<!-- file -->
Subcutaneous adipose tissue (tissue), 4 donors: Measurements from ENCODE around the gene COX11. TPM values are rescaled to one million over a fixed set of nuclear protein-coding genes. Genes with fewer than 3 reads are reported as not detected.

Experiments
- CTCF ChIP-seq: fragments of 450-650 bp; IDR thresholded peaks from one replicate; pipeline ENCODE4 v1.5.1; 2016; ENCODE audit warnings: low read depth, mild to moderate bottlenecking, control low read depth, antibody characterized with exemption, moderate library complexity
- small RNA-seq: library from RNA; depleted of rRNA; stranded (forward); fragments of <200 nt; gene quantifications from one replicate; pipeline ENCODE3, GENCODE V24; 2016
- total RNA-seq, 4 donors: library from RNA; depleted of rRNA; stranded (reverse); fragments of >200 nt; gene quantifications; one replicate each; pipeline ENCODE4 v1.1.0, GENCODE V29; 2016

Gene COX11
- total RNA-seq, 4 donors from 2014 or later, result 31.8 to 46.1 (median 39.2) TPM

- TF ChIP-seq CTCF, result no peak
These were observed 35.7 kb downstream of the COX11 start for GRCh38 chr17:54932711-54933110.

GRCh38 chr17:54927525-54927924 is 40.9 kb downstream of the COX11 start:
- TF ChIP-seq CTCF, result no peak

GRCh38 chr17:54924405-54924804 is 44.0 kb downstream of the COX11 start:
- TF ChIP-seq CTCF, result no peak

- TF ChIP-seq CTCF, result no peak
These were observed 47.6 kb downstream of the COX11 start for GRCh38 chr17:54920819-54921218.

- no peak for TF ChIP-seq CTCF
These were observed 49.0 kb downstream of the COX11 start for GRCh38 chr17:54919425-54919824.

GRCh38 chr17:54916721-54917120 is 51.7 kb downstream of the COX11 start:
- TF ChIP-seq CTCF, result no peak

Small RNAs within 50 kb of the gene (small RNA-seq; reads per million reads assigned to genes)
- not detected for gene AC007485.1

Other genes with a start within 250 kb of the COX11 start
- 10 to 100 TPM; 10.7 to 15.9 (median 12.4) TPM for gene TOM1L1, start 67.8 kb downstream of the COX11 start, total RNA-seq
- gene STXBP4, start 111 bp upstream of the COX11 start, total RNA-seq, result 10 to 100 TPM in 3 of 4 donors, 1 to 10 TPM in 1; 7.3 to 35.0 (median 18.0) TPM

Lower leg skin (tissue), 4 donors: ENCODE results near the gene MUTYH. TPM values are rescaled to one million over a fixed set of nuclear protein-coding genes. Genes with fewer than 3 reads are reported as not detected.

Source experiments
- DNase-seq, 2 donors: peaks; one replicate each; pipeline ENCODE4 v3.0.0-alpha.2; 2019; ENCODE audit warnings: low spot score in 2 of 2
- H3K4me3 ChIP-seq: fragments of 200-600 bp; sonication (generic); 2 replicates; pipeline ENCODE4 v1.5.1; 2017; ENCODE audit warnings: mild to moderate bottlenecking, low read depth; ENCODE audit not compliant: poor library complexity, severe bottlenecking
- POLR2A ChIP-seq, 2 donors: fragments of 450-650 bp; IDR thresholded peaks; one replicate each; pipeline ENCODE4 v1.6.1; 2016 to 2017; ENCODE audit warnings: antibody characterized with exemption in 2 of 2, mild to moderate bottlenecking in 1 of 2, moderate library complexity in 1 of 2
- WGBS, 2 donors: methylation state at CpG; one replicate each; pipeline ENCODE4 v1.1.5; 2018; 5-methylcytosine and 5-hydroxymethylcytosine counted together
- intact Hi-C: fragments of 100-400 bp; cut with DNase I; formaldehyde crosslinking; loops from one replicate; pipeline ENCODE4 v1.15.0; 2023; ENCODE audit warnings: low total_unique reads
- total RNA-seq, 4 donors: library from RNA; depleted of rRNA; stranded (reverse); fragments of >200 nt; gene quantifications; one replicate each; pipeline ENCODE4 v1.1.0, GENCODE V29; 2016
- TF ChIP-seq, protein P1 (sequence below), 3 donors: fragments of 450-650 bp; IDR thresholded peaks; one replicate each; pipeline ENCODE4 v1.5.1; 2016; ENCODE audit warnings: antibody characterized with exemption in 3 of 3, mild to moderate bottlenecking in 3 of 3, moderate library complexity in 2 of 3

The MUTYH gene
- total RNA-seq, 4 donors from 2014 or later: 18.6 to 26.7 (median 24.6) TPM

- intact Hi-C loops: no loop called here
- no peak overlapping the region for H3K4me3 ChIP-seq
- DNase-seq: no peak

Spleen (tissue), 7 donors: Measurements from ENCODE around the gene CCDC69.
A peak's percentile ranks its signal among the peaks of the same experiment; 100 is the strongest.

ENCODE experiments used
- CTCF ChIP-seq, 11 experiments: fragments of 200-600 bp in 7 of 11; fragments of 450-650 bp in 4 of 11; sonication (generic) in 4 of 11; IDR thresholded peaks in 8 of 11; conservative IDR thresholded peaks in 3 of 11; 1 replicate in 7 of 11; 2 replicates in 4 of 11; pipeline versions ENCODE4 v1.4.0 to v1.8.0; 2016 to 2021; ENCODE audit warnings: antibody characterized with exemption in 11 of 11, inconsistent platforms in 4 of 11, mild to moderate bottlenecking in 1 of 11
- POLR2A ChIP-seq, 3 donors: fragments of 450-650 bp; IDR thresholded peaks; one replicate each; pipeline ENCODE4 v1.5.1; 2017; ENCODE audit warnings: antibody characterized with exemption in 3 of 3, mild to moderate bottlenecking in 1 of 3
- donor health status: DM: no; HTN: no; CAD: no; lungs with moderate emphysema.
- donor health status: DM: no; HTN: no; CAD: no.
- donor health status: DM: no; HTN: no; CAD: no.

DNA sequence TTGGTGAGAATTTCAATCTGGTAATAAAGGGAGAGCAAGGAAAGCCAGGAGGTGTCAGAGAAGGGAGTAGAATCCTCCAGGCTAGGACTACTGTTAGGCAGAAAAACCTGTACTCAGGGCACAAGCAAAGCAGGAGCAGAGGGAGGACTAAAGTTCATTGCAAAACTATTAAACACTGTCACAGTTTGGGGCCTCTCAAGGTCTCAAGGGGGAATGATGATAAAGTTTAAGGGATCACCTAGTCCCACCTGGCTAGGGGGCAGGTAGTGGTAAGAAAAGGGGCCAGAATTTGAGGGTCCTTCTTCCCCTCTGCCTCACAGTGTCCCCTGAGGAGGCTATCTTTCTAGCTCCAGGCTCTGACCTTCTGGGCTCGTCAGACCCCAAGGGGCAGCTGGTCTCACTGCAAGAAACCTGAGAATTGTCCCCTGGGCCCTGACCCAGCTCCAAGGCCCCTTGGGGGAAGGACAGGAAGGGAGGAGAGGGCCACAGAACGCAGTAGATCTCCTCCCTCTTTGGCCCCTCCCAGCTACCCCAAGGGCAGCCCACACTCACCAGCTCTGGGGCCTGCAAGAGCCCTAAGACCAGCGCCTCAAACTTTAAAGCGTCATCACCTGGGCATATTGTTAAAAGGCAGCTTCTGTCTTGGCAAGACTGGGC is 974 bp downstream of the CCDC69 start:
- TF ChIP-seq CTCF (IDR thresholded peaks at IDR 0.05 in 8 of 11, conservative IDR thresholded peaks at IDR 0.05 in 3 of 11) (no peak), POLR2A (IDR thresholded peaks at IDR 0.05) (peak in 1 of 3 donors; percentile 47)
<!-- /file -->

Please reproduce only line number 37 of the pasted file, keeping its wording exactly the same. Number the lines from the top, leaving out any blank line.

- no peak overlapping the region for H3K4me3 ChIP-seq